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A-list Internet activists join forces to attack New Zealand over spying
It doesn’t get any bigger than this.
With the New Zealand general election less than a week away, a coalition of heavyweight Internet activists including whistleblower Edward Snowden and controversial entrepreneur Kim Dotcom came together on Monday for a high-profile press conference dubbed “The Moment of Truth” with the aim of exposing alleged falsehoods perpetrated by the New Zealand government about the country’s surveillance practices.
On Monday night in New Zealand, Dotcom and Snowden attended a press conference at the Auckland town hall, alongside investigative journalist Glenn Greenwald, Wikileaks founder Julian Assange, Internet Party leader Laila Harre and Dotcom’s lawyer Robert Amsterdam. Both Snowden and Assange attended by video-link—the former is in hiding in Russia, while the latter is holed up in the Ecuadorian Embassy in London due to allegations of sexual assault.
— Chris Yong (@chrisyong) September 15, 2014
The focus of the highly-anticipated event was the New Zealand government’s alleged spying on its citizens. The Prime Minister John Key has previously maintained that the country operates no mass surveillance program akin to the American and British programs revealed by leaked National Security Agency (NSA) documents last year—but new reports based off documents leaked by Snowden apparently contradict this.
A report by Greenwald and Ryan Gallagher published in The Intercept on Monday alleges that the country’s spy agency GCSB “worked in 2012 and 2013 to implement a mass metadata surveillance system even as top government officials publicly insisted no such program was being planned and would not be legally permitted.”
Screenshots of NSA documents that purportedly prove that New Zealand has actively pursued mass surveillance programs, rather than merely discussing them. Screengrabs via The Intercept.
In the run-up to the Moment Of Truth, the relationship between Greenwald and the Prime Minister John Key has been highly acrimonious—with the politician going so far as to label the journalist a “loser” and a “little henchman” of Kim Dotcom, who is currently battling extradition over copyright infringement charges.
Greenwald laughed these charges off at the conference, saying Key’s attacks are “the most adolescent epithets imaginable,” and that the Prime Minister has “no interest at all in dignity or statesmanlike behavior.”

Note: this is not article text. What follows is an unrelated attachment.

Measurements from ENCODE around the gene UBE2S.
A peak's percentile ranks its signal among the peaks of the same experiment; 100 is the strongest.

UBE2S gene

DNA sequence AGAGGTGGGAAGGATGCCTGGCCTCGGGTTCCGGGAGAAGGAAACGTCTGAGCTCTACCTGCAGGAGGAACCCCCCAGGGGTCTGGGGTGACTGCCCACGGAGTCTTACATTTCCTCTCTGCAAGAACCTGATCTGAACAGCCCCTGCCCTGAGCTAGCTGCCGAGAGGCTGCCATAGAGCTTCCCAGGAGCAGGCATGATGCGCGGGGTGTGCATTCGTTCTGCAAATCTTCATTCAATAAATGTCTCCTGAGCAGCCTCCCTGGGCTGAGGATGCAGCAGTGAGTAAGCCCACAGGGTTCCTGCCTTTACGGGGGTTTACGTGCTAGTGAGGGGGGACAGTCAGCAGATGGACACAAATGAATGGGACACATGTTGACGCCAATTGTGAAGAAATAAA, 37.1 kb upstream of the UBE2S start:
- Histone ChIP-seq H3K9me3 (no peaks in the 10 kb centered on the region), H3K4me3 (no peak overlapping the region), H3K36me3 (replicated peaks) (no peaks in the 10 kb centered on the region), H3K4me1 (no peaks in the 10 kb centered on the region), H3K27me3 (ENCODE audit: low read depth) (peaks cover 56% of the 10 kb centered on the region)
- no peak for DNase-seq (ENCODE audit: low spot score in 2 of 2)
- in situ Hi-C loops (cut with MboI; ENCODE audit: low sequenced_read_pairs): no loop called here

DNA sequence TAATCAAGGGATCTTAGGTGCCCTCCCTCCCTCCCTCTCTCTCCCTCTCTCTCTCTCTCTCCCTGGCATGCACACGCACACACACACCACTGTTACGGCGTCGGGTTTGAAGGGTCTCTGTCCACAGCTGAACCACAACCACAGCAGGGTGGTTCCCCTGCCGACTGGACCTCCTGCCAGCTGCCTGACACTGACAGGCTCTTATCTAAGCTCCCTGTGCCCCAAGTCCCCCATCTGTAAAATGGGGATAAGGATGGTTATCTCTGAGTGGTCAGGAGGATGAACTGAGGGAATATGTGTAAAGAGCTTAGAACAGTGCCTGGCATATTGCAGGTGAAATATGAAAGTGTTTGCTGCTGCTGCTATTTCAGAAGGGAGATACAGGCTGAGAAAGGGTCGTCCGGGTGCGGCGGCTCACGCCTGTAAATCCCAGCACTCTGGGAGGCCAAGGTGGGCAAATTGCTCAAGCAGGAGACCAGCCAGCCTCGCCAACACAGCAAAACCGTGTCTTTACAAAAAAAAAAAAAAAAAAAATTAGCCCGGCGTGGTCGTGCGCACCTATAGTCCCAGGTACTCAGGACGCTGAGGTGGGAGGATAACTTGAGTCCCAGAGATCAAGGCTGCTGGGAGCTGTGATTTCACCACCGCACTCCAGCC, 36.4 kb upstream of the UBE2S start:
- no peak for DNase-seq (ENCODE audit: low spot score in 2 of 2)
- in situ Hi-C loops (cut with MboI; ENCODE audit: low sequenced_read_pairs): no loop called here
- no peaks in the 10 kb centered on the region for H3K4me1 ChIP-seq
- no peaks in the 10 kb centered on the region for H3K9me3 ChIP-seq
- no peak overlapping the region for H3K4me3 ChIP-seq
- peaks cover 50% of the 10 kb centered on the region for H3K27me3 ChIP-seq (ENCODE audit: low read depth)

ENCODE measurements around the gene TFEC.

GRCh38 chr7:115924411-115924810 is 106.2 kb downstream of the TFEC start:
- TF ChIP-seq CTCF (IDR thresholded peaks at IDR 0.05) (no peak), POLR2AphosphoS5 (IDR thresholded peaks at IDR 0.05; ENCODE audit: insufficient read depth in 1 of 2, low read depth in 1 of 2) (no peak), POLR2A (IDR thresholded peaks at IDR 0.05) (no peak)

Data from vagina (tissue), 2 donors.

Greenwald went on to attack the Prime Minister over his decision to declassify documents that “prove” he blocked the only attempt made to introduce mass surveillance. He argued that if Key can declassify it without “jeopardising public security,” it “should never have been marked classified in the first place.”
“It’s wrong of Key to take away the public’s seat at the table of government,” said Snowden, and [for Key to] say “‘you’ll simply have to trust us—unless it harms my reputation at which point I’ll throw classified documents in the air like I’m Julian Assange.’”
In 2013 Key promised to resign “if the spy agency [GCSB] were found to have conducted mass surveillance,” reports the New Zealand Herald.
Julian Assange, Edward Snowden, Glenn Greenwald and Kim Dotcom.
Throughout, Greenwald maintained he had no agenda, but was there “as a journalist … scrutinising and investigating the claims government officials make,” and had rejected the offer of a speaker fee from the Kim Dotcom-founded Internet Party.
The NSA-contractor-turned-whistleblower Edward Snowden claimed his own personal experience as an intelligence operative confirmed that the New Zealand government had access to the communications data of the country’s citizens. “To clarify, [surveillance program] XKeyscore does involve both metadata and content collection for individuals in New Zeland,” Snowden said. “That’s without question, citizens of New Zealand have their private communications in this database.”
The GCSB not only had access to the surveillance tool but actively “contributed to the development of XKeyscore,” he added.
The “Five Eyes” alliance between the U.S., Canada, the United Kingdom, Australia and New Zealand was also discussed, with the Australian-born Julian Assange labelling it as “not an alliance of countries but an alliance of intelligence agencies operating within those countries.” Kim Dotcom declared his intention to “close one of the five eyes” if the Internet Party wins the upcoming election.
Snowden also wrote a strident op-ed published by The Intercept on Monday, saying that Key’s claims that “there is no and there never has been any mass surveillance” are “false,” and that “this misuse of New Zealand’s spying apparatus for the benefit of a single individual is a historic concern.”
“What happens tomorrow,” Snowden asks, “when a different leader assumes the same power to conceal and reveals things from the citizenry based not on what is required by free societies, but rather on what needs to be said to keep them in power?”
Photo via The Wikileaks Channel / Wikimedia Commons (CC 3.0) | Photo via William Demchick / Wikimedia Commons (CC 3.0) | Photo via Elzia Fiuza / Wikimedia Commons (CC BY 3.0) Photo via Snapperjack / Wikimedia Commons (CC BY-SA 2.0) | Remix by Rob Price
Rob Price is a technology and politics reporter who served as the U.K.-based morning editor for the Daily Dot until 2014. He now works as the news editor for Business Insider, and his work has appeared in Vice, Slate, the Washington Post, and the Independent.